The software appears to predate the Hitachi buyout of the IBM hard drive business as it is identified as IBM Ftool but it works perfectly and does a top job.
You might be tempted to use the AAM (Automatic Acoustic Management) slider control to back off the Performance default and head to the Quiet end of the scale, but we advise that you leave well alone. Although the Hitachi 7K1000 is the noisiest hard drive in this round-up it is still virtually silent.
The test PC that we used to run the hard drives was built around a passively cooled Abit IP35 Pro motherboard with a quiet Zalman cooler on the Intel Core 2 Quad Q6600 CPU. The MSI NX8800GT graphics card and Enermax Liberty 620W power supply are also relatively quiet pieces of hardware, and in practice all fours hard drives were effectively silent when they were idling. When the drives were working away during our benchmark tests they were audible but the difference between the quietest drive – the WD, at 27dBa - and the Hitachi's 32dBa was less significant than the 5dBA may suggest.
The biggest contribution to the ambient noise level was Windows Vista as it keeps your hard drive ticking away almost non-stop. Where XP allows the drive to idle silently between jobs, Vista seems determined to keep the drive busy indexing its contents ceaselessly.
To test the drives we installed Vista Ultimate Edition SP1 on each drive in turn and then used each of the other three drives as a data drive.
The Hitachi set a decent benchmark for performance as a standalone drive in PCMark05 and also as a data drive when we ran HD Tach 3. File transfers within the Hitachi were faster than the Seagate and Western Digital but a fair amount slower than the Samsung. With the Hitachi as the Windows drive, we saw fast transfer times with the Samsung and Seagate as data drives. However, the Western Digital lagged. When the Hitachi was used as a data drive it performed at a very similar rate with all three drives but the performance was middling.
If you fancy a Hitachi 7K1000 we suggest you use it as your main Windows drive and not as a secondary data drive.
As others have pointed out, you need to get your act together re: pricing.
The Samsung is the cheapest, the fastest and the quietest. Only the Seagate comes near.
The only other factor is reliability; In my experience, the Hitachi is trailing (along with Maxtor) and the the Samsung & Seagate are up in front, but YMMV.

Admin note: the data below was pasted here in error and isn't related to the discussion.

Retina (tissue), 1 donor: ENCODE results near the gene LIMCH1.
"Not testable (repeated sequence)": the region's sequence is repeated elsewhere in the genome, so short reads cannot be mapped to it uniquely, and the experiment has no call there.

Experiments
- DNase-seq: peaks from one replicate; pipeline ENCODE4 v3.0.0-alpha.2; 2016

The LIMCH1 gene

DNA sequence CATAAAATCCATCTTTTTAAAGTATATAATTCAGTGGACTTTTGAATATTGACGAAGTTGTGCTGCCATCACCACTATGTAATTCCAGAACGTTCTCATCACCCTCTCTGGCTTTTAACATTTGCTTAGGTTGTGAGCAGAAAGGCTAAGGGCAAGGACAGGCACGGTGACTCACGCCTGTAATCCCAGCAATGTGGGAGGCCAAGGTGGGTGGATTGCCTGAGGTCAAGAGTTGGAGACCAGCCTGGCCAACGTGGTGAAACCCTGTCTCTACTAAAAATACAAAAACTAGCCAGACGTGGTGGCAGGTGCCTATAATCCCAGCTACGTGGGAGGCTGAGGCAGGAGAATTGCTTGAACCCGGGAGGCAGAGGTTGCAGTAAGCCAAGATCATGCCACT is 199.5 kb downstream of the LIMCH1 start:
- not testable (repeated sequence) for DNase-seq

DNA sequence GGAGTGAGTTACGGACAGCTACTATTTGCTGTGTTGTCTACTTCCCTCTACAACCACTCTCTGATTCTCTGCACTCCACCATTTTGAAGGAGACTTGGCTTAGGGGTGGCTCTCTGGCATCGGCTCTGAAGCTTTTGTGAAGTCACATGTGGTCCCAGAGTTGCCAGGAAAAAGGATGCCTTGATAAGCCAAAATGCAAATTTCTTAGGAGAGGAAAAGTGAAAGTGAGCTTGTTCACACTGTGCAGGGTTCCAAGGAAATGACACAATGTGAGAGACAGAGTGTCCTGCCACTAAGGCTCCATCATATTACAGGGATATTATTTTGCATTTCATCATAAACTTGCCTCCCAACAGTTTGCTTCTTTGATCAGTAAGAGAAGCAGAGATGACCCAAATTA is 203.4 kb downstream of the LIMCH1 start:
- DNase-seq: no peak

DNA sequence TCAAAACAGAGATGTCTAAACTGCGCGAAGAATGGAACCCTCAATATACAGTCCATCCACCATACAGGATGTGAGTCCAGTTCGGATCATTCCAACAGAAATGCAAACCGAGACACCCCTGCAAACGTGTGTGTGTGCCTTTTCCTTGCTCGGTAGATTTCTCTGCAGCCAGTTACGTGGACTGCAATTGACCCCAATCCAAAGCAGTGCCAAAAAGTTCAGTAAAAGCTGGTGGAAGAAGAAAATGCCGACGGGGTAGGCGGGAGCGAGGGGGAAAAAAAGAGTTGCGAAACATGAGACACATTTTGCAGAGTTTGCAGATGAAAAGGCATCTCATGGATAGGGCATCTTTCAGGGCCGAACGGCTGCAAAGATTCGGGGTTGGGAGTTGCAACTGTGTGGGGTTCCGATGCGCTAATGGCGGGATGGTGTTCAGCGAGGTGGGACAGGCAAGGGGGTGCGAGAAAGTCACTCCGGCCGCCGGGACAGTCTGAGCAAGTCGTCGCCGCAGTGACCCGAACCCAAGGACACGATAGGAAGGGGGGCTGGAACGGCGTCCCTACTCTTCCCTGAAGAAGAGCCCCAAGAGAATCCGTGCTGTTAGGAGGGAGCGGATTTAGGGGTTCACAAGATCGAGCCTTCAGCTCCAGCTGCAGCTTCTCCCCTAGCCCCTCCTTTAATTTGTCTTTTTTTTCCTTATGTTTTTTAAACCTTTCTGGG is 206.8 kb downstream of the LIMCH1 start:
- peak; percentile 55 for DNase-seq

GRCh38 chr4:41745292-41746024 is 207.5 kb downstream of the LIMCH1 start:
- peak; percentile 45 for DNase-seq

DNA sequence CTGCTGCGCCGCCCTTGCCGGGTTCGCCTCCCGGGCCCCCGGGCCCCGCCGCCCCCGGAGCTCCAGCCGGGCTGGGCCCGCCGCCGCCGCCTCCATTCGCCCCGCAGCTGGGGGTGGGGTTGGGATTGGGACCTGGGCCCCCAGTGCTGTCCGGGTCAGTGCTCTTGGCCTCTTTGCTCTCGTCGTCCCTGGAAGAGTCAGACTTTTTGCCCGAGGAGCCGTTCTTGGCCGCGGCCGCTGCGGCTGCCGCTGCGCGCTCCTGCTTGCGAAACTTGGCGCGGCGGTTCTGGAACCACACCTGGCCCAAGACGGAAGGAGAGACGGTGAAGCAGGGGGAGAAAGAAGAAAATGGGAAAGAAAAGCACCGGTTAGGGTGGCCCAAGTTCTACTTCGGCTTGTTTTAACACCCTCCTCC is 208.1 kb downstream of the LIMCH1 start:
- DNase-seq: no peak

Seagate = Shitegate
Well I can only agree with Steve Roper about Seagate drives.
I've had 10 replaced in the last 5 years. All different sizes. They don't seem to cope too well with BitTorrent and other P2P programs.
I have had 2 Maxtors and 2 Samsungs in the same period - all still work, but the Samsungs are VERY slow.
I am in the market for 4 x 750gb drives and I will be going WD or Samsung only.
Seems to me my experience is as varied as everyone elses' - I have found Maxtor and Hitachi/IBM to be dreadful, and WD to be the best by far for reliability.
I've not had any first hand experience of Samsung but I've never wanted to buy one as they've not been around as long as the other major manufacturers.
I've had 4 WDs in a RAID 5 array for 2 years constantly at home in a server, in a cupboard normally reaching 30 C at times, and not one has failed yet, touch wood! Not had any problems with them at work either.
Gotta hand it to the reg, it may not have included some information which a lot of us would have found useful, but it's by far the most detailed review I've ever seen on reg hardware!
Things can only get better (I hope!)
>Hitachi seem to me to be the most reliable drives around.
Just goes to show how personal bias/experience can colour these things.
After a bad experience of IBM/Hitachi drives repeatedly failing (and a few Samsungs too) I am loathe to touch either manufacturers drives .
Personal choice has always been for Maxtors with Seagate being second choice alongside WD.
The good thing is though, looking at the review, I am pleasantly suprised at how close they are to each other, we never had it so good :)